Denisovans and Neandertals clearly appear to have been varieties of human. But when did they live? Science reported “very rough dates of 30,000 to more than 50,000 years for the layers of sediment where the fossils of Denisovans, Neandertals, and of modern humans were all found.” But when geneticists dated the Denisovan using DNA mutation rates—rates that are routinely calibrated to the assigned age of fossil remains—they estimated that it could have been deposited around 80,000 years ago. Reich told NPR, “So we have a date in the paper, and it’s embarrassingly uncertain.” He said that the uncertainty is due to ignorance of the mutation rate.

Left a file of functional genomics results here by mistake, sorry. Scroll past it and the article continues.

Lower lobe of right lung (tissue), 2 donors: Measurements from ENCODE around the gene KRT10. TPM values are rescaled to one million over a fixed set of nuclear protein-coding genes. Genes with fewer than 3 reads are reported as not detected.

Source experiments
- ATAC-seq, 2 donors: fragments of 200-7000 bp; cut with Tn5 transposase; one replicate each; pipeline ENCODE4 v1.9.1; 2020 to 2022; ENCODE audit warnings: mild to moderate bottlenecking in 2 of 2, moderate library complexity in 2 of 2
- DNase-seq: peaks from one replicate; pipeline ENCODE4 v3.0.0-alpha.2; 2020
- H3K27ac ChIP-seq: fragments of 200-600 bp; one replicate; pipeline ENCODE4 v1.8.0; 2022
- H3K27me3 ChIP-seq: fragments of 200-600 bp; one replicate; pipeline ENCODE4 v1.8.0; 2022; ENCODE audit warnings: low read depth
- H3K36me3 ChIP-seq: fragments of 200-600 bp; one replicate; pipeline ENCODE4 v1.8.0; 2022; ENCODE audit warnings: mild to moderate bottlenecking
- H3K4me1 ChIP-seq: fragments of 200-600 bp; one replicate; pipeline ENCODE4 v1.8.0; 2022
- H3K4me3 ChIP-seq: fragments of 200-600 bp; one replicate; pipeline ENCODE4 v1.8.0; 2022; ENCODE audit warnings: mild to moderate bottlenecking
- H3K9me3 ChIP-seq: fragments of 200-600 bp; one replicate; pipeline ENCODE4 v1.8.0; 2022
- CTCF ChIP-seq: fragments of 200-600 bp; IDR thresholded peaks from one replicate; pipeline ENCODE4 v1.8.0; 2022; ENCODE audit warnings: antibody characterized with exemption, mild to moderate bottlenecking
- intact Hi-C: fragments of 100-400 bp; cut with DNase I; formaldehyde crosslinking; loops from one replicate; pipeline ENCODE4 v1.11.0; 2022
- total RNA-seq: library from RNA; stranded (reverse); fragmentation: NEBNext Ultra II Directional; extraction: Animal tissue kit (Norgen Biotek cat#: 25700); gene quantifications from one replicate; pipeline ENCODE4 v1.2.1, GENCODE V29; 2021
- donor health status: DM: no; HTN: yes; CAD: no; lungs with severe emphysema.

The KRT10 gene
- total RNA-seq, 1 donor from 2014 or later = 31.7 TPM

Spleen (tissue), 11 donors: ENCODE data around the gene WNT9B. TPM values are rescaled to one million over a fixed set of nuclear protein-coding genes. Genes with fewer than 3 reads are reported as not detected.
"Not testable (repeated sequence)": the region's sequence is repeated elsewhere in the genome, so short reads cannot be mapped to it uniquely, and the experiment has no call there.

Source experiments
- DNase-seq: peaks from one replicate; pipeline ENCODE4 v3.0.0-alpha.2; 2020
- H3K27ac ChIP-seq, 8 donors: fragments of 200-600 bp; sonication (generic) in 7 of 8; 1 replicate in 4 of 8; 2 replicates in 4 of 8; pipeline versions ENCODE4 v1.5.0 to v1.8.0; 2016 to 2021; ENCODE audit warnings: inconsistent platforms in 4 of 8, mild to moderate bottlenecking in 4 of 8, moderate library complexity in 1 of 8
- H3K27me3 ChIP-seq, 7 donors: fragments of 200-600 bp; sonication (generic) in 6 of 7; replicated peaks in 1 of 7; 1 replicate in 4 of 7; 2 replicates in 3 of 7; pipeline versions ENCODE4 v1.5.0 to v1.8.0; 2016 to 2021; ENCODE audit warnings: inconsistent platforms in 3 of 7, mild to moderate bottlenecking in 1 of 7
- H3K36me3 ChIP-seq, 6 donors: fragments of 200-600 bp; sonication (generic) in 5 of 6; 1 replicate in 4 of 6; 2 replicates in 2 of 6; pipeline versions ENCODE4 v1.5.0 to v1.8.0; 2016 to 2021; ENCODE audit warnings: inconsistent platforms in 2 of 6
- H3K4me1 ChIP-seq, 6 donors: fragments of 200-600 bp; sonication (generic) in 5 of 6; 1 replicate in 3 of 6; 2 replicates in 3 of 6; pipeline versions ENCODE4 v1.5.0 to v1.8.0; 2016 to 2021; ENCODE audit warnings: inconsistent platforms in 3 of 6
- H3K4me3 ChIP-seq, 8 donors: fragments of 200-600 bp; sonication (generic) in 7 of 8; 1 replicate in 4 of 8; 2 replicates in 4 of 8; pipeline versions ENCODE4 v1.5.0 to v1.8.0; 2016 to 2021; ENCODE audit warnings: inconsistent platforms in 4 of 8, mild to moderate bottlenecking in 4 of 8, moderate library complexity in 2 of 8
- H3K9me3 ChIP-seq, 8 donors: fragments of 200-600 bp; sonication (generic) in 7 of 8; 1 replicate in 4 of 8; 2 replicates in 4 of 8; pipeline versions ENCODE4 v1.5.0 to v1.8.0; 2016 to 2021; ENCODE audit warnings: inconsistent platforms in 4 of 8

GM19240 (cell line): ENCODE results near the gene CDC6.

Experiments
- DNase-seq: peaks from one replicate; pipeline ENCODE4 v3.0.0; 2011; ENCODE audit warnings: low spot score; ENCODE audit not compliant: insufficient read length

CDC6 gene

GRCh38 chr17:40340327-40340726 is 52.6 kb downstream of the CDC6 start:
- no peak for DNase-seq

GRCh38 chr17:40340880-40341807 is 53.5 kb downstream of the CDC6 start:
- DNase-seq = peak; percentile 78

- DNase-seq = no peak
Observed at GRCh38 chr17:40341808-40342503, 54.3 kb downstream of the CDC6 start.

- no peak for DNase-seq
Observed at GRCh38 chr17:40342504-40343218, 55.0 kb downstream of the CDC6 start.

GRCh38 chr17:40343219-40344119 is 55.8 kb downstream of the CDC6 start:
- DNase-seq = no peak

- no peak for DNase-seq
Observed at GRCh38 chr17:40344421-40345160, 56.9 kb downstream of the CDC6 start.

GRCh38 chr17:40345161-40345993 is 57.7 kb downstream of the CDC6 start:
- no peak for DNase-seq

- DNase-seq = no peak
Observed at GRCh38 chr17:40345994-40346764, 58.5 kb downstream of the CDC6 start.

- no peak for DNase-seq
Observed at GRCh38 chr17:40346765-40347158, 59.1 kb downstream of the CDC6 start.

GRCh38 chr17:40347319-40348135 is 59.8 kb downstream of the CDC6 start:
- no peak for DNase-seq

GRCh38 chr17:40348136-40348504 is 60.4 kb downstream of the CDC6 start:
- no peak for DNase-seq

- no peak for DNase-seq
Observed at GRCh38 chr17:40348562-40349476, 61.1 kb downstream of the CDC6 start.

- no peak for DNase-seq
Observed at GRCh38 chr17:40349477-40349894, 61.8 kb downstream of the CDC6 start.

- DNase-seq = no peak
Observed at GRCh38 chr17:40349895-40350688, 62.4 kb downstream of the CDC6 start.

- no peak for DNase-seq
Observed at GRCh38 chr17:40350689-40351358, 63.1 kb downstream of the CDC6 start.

Consider Reich’s quote (erroneously credited to cite #4, one of Thomas’ articles from 2010). From context it would appear that he’s talking about the 80,000 date. The implication is that the 80,000 is “embarrassingly” shaky. But looking at the NPR transcript we find that this is not what he said:
FLATOW: So how far back would you have to go to find our common ancestor with the Denisovans?
REICH: So we have a date in the paper, and it’s embarrassingly uncertain. So the date that we quote for the common ancestor of modern humans and Denisovans is between 170 and 700 thousand years.
FLATOW: That’s a wide – you could drive the proverbial archaeology truck through that one.
REICH: That’s right. It’s really embarrassing. Now, genetic dates are just embarrassing in general, and one of the big uncertainties about genetic dates is that they’re based on using a molecular clock, kind of like a carbon-dating clock that counts like emissions of particles, but here’s it’s emissions of new mutations.